Spain's ruling party embroiled in bribe scandal

Prime Minister Mariano Rajoy is facing a no-confidence vote after his conservative Popular Party was found guilty of benefiting from illegal funds in a mega-graft trial.

Tonina Alomar
Tonina Alomar NewsMavens, Spain
Spain's ruling party embroiled in bribe scandal - NewsMavens
PM Mariano Rajoy, WikiCommons

Why this story matters:

After 5 years of investigation, the Spanish judiciary has sentenced 29 politicians of the ruling party PP for a vast kickbacks scheme that saw them take bribes in exchange for contracts. The PP as a party has been sentenced of having benefited from illegally funds obtained.

The "Gürtel" affair has cast a shadow on PP leaders and the party for years. Even when taking into account that corruption is widespread in Spain, these are significant revelations.

Following the sentence, the socialist opposition, after a quick meeting, filed a no-confidence motion against Prime Minister Rajoy.

However, Spanish politics is so fragmented that there are doubts that this no-confidence motion, the fourth in the history of Spanish democracy, will be successful. The left-wing Podemos, whose leaders have just won a confidence vote from party members after they were asked for approval of their 600,000 euros villa purchase, have given unconditional support to the motion.

The months ahead look like they will be vital for Spanish politics and the future of the country. In a country where the political class is greatly mistrusted and has lost the respect of many, the coming weeks will be another litmus test for the already-battered credibility of democratic institutions in Spain.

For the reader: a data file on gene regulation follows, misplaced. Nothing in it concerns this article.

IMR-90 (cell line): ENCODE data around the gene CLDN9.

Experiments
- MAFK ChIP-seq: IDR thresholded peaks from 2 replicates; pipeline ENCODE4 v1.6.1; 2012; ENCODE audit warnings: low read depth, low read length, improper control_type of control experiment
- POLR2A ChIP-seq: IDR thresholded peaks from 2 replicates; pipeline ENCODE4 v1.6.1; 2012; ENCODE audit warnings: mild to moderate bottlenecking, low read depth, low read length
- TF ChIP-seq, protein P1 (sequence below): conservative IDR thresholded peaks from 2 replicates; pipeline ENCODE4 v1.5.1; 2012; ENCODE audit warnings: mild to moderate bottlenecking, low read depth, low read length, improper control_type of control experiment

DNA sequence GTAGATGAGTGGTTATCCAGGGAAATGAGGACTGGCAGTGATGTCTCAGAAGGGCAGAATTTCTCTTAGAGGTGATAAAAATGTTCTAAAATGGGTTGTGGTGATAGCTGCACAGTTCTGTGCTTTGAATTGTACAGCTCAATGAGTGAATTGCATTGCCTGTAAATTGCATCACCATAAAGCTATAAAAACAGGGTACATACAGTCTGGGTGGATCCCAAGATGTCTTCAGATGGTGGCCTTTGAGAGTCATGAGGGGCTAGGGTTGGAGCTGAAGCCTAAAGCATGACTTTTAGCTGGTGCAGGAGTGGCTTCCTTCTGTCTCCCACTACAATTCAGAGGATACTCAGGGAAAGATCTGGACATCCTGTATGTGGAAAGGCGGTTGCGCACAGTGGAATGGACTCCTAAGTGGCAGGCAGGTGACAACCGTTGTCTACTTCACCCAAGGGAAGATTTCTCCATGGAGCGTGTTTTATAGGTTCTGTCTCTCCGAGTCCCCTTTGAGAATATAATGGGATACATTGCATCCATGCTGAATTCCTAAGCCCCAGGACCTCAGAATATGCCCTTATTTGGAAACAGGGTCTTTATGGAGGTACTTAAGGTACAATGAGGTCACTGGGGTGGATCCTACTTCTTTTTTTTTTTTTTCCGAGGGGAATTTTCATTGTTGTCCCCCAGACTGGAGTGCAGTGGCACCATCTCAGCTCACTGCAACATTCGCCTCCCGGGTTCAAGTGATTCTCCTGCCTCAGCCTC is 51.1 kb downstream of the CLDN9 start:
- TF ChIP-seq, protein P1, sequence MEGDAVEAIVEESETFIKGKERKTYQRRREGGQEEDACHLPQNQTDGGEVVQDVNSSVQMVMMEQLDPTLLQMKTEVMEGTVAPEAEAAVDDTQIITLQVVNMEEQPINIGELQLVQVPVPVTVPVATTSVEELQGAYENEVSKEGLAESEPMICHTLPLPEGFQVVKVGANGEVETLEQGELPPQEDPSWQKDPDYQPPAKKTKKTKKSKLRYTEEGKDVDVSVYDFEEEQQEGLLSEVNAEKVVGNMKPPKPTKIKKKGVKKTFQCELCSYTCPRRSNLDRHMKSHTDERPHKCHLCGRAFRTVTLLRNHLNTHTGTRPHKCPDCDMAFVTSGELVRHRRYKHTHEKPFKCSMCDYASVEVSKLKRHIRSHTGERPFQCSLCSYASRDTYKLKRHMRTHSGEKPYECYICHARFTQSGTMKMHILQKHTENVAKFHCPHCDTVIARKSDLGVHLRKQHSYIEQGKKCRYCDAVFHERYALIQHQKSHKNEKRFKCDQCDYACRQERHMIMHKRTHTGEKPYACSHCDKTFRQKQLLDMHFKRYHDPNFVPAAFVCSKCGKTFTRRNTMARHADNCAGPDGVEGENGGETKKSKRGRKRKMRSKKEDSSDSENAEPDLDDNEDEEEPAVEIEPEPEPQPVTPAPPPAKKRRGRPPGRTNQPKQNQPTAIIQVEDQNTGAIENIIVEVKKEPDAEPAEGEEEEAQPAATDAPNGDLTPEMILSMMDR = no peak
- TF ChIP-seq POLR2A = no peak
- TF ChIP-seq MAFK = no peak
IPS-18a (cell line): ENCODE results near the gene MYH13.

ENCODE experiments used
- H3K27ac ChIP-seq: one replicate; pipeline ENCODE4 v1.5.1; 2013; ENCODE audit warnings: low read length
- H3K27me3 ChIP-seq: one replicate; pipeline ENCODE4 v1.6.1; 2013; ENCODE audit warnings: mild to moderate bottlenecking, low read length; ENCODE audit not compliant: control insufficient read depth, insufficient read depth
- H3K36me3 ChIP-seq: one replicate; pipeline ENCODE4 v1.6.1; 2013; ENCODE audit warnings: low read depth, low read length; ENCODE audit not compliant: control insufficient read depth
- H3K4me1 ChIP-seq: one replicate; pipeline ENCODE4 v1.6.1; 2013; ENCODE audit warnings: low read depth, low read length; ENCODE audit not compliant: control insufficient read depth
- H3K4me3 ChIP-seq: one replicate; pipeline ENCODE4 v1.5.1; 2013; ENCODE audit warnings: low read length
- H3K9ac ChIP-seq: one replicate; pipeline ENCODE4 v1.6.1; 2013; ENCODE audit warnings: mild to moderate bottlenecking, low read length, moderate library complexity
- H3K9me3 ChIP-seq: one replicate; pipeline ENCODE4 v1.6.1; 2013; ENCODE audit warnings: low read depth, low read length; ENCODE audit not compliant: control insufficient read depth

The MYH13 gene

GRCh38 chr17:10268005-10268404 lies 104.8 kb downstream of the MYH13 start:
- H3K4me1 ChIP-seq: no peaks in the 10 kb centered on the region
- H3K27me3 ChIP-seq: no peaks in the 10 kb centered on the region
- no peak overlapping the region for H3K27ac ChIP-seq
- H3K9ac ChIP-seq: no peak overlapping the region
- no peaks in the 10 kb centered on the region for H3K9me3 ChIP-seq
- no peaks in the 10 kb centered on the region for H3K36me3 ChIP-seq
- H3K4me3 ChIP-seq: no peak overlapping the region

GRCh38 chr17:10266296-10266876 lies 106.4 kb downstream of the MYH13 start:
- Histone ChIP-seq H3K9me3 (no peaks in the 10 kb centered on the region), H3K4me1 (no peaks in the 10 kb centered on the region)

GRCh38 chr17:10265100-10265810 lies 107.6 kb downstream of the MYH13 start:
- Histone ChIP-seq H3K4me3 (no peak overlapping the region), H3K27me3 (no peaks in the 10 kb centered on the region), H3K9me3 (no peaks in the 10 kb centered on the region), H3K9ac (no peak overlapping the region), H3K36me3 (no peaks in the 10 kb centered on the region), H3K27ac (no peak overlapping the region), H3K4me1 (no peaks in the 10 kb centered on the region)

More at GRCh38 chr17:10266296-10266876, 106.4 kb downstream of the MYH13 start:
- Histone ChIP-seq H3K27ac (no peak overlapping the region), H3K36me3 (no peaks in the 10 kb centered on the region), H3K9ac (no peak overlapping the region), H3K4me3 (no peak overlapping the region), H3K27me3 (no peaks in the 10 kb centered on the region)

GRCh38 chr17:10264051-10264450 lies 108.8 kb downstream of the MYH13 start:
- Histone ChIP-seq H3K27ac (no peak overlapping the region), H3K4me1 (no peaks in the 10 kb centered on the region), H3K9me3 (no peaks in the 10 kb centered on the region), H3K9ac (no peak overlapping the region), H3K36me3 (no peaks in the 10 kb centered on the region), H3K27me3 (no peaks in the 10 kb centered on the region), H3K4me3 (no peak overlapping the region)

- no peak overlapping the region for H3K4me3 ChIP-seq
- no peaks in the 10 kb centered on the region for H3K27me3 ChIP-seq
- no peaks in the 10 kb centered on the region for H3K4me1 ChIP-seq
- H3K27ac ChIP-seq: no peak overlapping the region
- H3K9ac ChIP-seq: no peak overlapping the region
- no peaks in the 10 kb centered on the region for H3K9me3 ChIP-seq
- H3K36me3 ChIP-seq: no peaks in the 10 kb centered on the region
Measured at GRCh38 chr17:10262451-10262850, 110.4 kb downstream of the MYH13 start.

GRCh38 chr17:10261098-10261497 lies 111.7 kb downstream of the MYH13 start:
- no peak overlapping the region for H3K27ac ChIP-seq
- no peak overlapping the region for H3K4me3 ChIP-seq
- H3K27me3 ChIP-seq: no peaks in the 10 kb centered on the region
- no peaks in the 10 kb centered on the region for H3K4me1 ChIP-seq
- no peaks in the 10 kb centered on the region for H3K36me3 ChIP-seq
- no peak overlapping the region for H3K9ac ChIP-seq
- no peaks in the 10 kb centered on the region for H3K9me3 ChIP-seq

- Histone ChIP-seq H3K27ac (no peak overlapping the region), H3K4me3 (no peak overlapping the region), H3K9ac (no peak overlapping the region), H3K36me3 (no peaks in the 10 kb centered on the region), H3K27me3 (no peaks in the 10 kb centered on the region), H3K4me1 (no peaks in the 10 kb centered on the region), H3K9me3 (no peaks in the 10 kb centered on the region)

Details from the story:

  • Another alternative is that Socialists and Podemos will be supported by the liberal Ciudadanos, who are ahead in all polls. The leader, however, has already issued Rajoy an ultimatum: call an election or face their own second motion of no confidence.
  • The Gürtel Affair is one of the largest corruption scandals in recent Spanish history. The case came to public attention in early 2009, but for the most part the suspects were not put on trial until October 2016.
  • In a 1,687-page judgment, the court found 29 out of the 37 defendants guilty of a wide range of crimes, from taking bribes to document forgery, embezzlement, money laundering, influence peddling and more. The two people at the centre of the affairs were businessman Francisco Correa, who has been sentenced to 51 years in jail, and Luis Bárcenas (ex-treasurer of PP party) sentenced to a 33-year term.
  • The PP has sought to play down the sentence insisting that the PP party did not know what was happening.
  • The case got its code name from the German word for correa, which means "belt" in Spanish.
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